Netflix’s has been the subject of heated debate about its culture following the publication of a recent Wall St Journal article which shone the spotlight on the company’s “Keeper Test” and raised questions about whether management by fear really works.
The “Keeper Test” at Netflix
At Netflix every manager is asked the following question:
“What would you do if this employee was thinking about leaving your team? Would you try to persuade them to stay, or would you encourage them to find a better fit somewhere else?”
If the manager would try hard to keep an employee from exiting, that employee is a keeper. If not, it’s time to look for a new recruit to fill that position. Underperformers receive a generous severance package; stars continue to shine.
The “Keeper Test” at Netflix substitutes average team members for stars.
Critics have labelled the “Keeper Test” as inhumane and potentially detrimental to employee wellbeing. They argue that people do their best work when they have “psychological safety” and are not living in constant fear of losing their jobs. So let’s take a closer look at that theory and how well Netflix employees are performing.
How has Netflix performed?
Netflix has an impressive track record of high performance and recent highlights include:
- Subscribers have almost quadrupled since 2013, to a massive 137 million people.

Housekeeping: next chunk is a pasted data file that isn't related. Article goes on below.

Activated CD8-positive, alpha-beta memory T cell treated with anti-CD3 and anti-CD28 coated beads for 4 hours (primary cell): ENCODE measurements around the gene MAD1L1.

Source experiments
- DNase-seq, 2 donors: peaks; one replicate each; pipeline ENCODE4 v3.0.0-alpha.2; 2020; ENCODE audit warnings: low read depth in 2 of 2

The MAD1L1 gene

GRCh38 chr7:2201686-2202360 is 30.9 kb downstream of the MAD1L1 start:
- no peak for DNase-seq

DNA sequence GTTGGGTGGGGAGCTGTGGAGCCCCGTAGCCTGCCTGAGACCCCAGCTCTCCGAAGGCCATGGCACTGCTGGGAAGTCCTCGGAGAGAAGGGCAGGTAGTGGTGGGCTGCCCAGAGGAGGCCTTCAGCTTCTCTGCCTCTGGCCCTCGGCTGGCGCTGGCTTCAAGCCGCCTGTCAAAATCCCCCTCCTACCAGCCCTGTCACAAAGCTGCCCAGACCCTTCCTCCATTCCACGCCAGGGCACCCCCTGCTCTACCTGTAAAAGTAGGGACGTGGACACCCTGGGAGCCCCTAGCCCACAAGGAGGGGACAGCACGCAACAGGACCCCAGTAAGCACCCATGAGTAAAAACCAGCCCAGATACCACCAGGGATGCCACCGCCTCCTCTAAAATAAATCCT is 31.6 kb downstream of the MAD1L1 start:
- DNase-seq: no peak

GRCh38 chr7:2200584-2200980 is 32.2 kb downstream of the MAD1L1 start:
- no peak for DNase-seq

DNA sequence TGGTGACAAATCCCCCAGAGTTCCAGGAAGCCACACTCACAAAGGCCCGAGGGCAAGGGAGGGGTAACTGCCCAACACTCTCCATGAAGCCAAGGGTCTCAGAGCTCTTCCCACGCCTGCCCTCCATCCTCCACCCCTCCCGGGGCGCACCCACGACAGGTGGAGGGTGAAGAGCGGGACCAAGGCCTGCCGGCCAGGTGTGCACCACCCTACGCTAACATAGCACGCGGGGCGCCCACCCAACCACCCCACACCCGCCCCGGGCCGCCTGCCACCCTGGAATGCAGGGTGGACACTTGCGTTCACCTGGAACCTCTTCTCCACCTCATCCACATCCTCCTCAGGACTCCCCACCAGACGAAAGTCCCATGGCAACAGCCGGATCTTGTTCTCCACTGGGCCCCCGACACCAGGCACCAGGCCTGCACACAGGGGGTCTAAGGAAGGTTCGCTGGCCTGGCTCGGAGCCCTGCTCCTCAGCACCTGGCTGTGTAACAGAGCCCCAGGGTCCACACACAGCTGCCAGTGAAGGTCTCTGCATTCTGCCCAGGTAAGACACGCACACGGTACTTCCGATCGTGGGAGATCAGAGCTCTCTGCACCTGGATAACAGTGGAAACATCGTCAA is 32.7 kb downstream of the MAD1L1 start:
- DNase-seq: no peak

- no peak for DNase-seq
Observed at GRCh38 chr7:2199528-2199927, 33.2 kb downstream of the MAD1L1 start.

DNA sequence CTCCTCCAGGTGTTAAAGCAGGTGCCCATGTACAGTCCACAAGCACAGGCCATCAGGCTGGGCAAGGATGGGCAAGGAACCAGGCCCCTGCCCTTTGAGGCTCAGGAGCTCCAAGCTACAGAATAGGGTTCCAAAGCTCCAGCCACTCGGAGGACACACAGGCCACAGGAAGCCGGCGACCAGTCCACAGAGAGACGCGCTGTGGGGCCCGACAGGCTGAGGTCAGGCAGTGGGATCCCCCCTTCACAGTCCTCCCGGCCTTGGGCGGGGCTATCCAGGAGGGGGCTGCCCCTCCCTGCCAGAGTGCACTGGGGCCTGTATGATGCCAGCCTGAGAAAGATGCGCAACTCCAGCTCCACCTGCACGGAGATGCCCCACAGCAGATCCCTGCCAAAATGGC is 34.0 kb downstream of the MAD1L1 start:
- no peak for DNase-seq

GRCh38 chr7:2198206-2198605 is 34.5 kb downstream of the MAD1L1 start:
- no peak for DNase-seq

- Revenue has grown from $11 billion in 2017 to $15 billion in 2018 – a whopping 27.5% increase that would delight any shareholder!
- Oh, and Netflix took home 23 awards at the 2018 Emmys, tying with longtime Emmy darling HBO.
Netflix and HBO tie for total wins at the 2018 Emmys
“What about employee engagement levels at Netflix?” the critics might ask. Actually, employees seem pretty happy and the company ranked second on Comparably’s 2017 “Happiest Employees” list. In fact, employees voluntarily leaving Netflix is at an impressive 4%, sitting below the US average of 13% – a result that would make any CHROs day!
How can Netflix be getting these impressive results when critics claim that it lacks the \"psychological safety\" necessary for high performance? Let me explain what I believe is driving performance at Netflix, based on my experiences in the sporting world.
What I learned at the football (soccer) club
I was studying for my Masterss degree in Occupational Psychology in Sheffield, the northern English city once famous for its steel making. I decided to examine high performance in teams as part of my research project and chose Sheffield United Football Club as the subject of my thesis. Why? Why not? Where better to understand the dynamics of a high-performing team.
I spent the season sitting on the sidelines at matches, observing training sessions, and even attending an intensive army training boot camp with the team. I noticed a laser-like focus on maximizing performance – with players experiencing a barrage of daily feedback, time on the bench, and even sitting out entire games. But was the club a psychologically \"unsafe\" environment, especially given the fact that footballers were constantly at risk of losing their place on the team?
The answer to this question was \"No\". Players framed their role as members of an elite sports team. They knew that this was not a job for life. They also understood that it was the manager’s role to find the best player for every position on the field.